Experimental studies have demonstrated that acupuncture stimulates skin and muscle afferent nerves, improves blood circulation, and releases transmitters and peptides in brain and spinal cord. Intracellular recordings of cortical neurons in primates as well as neuroimaging and neurophysiological studies in humans have demonstrated that cortical sensorimotor representation areas can be modified by sensory stimulation. Clinical studies show improvement of acupuncture in multiple aspects in stroke patients.

  • Improve post-stroke depression and anxiety
  • Improve insomnia by reducing the sympathetic nervous activity
  • Induce word generation activation in post-stroke aphasia patients
  • Improve language and acoustics level
  • Improve balance function
  • Improve index of blood rheology
  • Improve blood circulation in the brain
  • Improve cerebral vasomotoricity
  • Stimulate perilesional and use-dependent reorganized site
  • Increase spinal motor neuron excitability in paretic limbs
  • Improve muscle tone of hemiplegic limb
  • Facilitate the motor function recovery
  • Improve swallowing difficulty
  • Improve ischemic cerebral apoplexy
  • Improve upper-limb motor function
  • Improve joint mobility with hemiplegic shoulder subluxation
  • Increase rehabilitation level for hemiplegia
  • Decrease the muscle tension of stroke patients with spastic hemiplegia
  • Decrease spasticity of impaired wrist joint
  • Decrease ankle plantarflexor spasticity and increase dorsiflexor strength
  • Reduce increased muscle tone and motor neuron excitability in spastic hemiplegia
  • Reduce post-stroke hand spasm
  • Improve spastic dyskinesia of the patient with hemiplegia
  • Improve patients’ ability to perform daily life activities
  • Improve the quality of life in post stroke with dysphagia
  • Increase psychological and social functions, and life satisfaction

Classification of stroke
Affecting meridians and channels

  • Liver yang extremely high with wind and fire upward disrupting
  • Wind and phlegm stagnating blood circulation and meridian blockage
  • Phlegm and heat attacking organs with wind and phlegm upward disrupting
  • Qi deficiency and blood stagnation

Affecting internal organs

  • Wind and fire up-disturbing
  • Phlegm and wetness blockage
  • Phlegm and heat blockage
  • Yuan qi collapse leading to spirit scattering
  • Yin deficiency and wind moving

Treatment of Stroke
1. Herbal medicine
Affecting meridians and channels
1) Liver yang extremely high with wind and fire upward disrupting
Principle of treatment: regulate liver, drain fire, and open meridian.
Treatment: tian ma go teng yin (plus or minus according to the symptoms).

2) Wind and phlegm stagnating blood circulation and meridian blockage
Principle of treatment: stimulate blood circulation, eliminate stagnation, resolve phlegm, and open meridian.
Treatment: hua tian tong luo tang (plus or minus according to the symptoms).

3) Phlegm and heat attaching organs with wind and phlegm upward disrupting
Principle of treatment: eliminate phlegm, open organ, and drain heat.
Treatment: hua tian tong luo tang (plus or minus according to the symptoms).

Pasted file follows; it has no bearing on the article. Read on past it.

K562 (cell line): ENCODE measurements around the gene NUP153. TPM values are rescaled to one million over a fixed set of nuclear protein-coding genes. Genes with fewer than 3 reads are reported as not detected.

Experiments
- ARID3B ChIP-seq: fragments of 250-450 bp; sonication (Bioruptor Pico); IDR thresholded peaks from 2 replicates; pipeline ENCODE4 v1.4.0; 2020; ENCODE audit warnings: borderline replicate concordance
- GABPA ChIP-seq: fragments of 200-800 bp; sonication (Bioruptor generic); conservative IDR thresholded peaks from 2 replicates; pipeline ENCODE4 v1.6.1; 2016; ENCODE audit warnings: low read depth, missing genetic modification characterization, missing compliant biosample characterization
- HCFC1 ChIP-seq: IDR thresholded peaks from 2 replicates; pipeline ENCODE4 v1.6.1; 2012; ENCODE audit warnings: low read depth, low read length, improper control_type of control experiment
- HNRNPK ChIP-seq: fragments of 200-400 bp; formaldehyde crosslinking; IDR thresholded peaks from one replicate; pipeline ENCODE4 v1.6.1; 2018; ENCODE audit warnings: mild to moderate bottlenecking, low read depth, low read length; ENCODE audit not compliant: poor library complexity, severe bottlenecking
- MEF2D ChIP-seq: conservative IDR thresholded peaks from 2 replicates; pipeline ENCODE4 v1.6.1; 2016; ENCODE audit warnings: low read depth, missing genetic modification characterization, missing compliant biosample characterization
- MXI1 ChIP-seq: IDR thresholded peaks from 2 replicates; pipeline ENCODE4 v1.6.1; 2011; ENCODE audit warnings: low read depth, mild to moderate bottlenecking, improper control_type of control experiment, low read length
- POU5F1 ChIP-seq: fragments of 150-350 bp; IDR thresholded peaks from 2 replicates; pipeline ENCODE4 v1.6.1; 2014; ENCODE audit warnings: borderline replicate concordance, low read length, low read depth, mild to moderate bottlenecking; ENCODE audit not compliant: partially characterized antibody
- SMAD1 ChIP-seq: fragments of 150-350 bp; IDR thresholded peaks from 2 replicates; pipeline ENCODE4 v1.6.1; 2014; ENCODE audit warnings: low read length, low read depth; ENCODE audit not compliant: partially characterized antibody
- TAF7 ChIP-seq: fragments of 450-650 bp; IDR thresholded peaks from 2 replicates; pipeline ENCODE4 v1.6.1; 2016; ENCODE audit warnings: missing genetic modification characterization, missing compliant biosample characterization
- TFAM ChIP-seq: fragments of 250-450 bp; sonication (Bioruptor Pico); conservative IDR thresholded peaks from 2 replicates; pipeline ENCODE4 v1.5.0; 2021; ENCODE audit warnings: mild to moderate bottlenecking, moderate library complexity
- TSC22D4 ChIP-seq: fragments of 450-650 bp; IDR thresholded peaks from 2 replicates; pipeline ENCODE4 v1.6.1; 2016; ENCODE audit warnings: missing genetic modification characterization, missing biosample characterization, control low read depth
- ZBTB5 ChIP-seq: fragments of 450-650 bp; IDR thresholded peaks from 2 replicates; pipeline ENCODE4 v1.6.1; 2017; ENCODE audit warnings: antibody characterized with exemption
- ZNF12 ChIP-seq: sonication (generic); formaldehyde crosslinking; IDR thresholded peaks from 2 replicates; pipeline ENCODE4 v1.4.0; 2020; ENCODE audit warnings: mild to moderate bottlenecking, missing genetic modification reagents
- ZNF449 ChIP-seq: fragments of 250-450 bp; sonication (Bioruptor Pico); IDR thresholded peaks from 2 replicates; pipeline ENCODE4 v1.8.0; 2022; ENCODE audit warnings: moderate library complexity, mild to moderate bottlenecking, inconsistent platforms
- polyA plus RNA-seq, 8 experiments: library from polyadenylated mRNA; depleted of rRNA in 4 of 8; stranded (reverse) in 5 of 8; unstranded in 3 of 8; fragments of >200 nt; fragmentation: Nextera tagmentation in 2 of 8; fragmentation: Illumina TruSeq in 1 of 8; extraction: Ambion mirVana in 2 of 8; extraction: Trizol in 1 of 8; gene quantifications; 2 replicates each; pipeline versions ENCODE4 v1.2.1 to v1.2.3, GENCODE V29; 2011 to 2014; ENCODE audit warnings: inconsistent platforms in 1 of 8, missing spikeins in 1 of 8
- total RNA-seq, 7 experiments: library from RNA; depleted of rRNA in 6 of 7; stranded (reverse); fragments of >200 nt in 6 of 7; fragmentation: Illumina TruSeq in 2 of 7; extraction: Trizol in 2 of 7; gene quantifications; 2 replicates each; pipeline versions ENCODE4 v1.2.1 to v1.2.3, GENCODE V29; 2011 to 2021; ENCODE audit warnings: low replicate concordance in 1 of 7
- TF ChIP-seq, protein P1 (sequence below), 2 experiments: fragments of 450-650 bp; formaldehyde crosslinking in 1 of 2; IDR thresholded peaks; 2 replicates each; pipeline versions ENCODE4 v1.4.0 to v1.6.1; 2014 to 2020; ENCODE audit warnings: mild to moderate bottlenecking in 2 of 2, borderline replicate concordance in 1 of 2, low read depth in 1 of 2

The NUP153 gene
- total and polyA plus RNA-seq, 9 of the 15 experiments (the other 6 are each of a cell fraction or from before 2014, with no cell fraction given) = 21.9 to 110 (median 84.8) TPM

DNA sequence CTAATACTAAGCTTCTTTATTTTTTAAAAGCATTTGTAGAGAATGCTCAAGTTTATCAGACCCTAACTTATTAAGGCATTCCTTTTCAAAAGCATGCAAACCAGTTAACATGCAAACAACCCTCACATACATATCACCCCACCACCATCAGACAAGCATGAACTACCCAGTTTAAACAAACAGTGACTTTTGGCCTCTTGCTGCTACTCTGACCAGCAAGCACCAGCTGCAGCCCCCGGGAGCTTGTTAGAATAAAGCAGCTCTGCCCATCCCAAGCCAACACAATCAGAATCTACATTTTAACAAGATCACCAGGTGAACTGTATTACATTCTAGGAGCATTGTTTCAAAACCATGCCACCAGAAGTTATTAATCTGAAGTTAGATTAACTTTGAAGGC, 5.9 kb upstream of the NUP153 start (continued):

4) Qi deficieny and blood stagnation
Principle of treatment: tonify blood, activate blood circulation, eliminate phlegm and open meridian.
Treatment: bu yang huan wu tang (plus or minus according to the symptoms).

Affecting internal organs
1) Wind and fire up-disturbing
Principle of treatment: eliminate heat, suppress wind, and open meridian.
Treatment: tian ma guo teng yin (plus or minus according to the symptoms).

2) Phlegm and wetness blockage
Principle of treatment: warm yang, eliminate phlegm and open meridian.
Treatment: di tan tang (plus or minus according to the symptoms).

3) Phlegm and heat blockage
Principle of treatment: eliminate heat, dissolve phlegm, drain and open mind.
Treatment: ling yang jiao tang (plus or minus according to the symptoms).

4) Yuan qi collapse leading to spirit scattering
Principle of treatment: tonify qi and rescue yang.
Treatment: herbal medicine: shen fu tang (plus or minus according to the symptoms).

5) Yin deficiency and wind moving:
Principle of treatment: tonify yin and eliminate wind.
Treatment: zhen gan xi feng tang (plus or minus according to the symptoms).

2. Acupuncture Acupuncture can be applied according to the classification, cause, symptom of stroke, or a combination of all three.

According to stroke classifications
Meridians and channels affected

  • Scalp acupuncture: according to designated area
  • Body acupuncture:
    • hand area: jianou, quchi, shousan, hegu, waigan penetrating naiguan, hougu
    • foot area: zhusanli, yanglinquan, jugu, futu, yinlinquan, sanyijiao, taihen

Internal organs affected

  • Scalp acupuncture: sishencong, Baihui
  • Body acupuncture:
    • head area: RenZhong
    • hand area: naiguan, chize, quchi, hegu, hougu
    • foot area: sanyijao, wizhong, yongqian, taihen, xiehai, zusanli, yanglinquan

According to the causes

  • Having wind: fengchi
  • Having fire: chize
  • Having phlegm: fenglong
  • Having blood stagnation: moxibustion to zusanli, guanyuan and qihai
  • Having yin deficiency and yang dominancy: taixi

According to the symptoms

  • Mouth and eye muscle weakness: dicong, jiache
  • Aphasia: language area, lianquan, yamen, tongli
  • Weakness in tongue: jinjing, yuyie
  • Swallowing problem: fengchi, yifeng, lianquan, renying, fengfu, hegu, bailao, naigu, jinjing, yuyie
  • Arm weakness: jianou, jianmu, qiuchi, shousanli, waiguan, hegu, chize
  • Leg weakness: huantiao, fengshi, piguan, yanglingquan, zisanli, xuanzhong, kunluong, qixu, weizhong, sanyinjiao, yinlingquan
  • Shoulder pain and stiff: jianou, jiannailing, jianwailing, jianzhen, jianzhongshu, jianwaishu, taokou
  • Foot flexion: jiexi, qiuxu penetrating zhaohai, kunluong, zhubin
  • Many more

3. Others In addition to acupuncture, other modalities of Chinese medicine can be applied according to individual’s situation, such as electrical acupuncture, moxibustion, TuiNa and so on.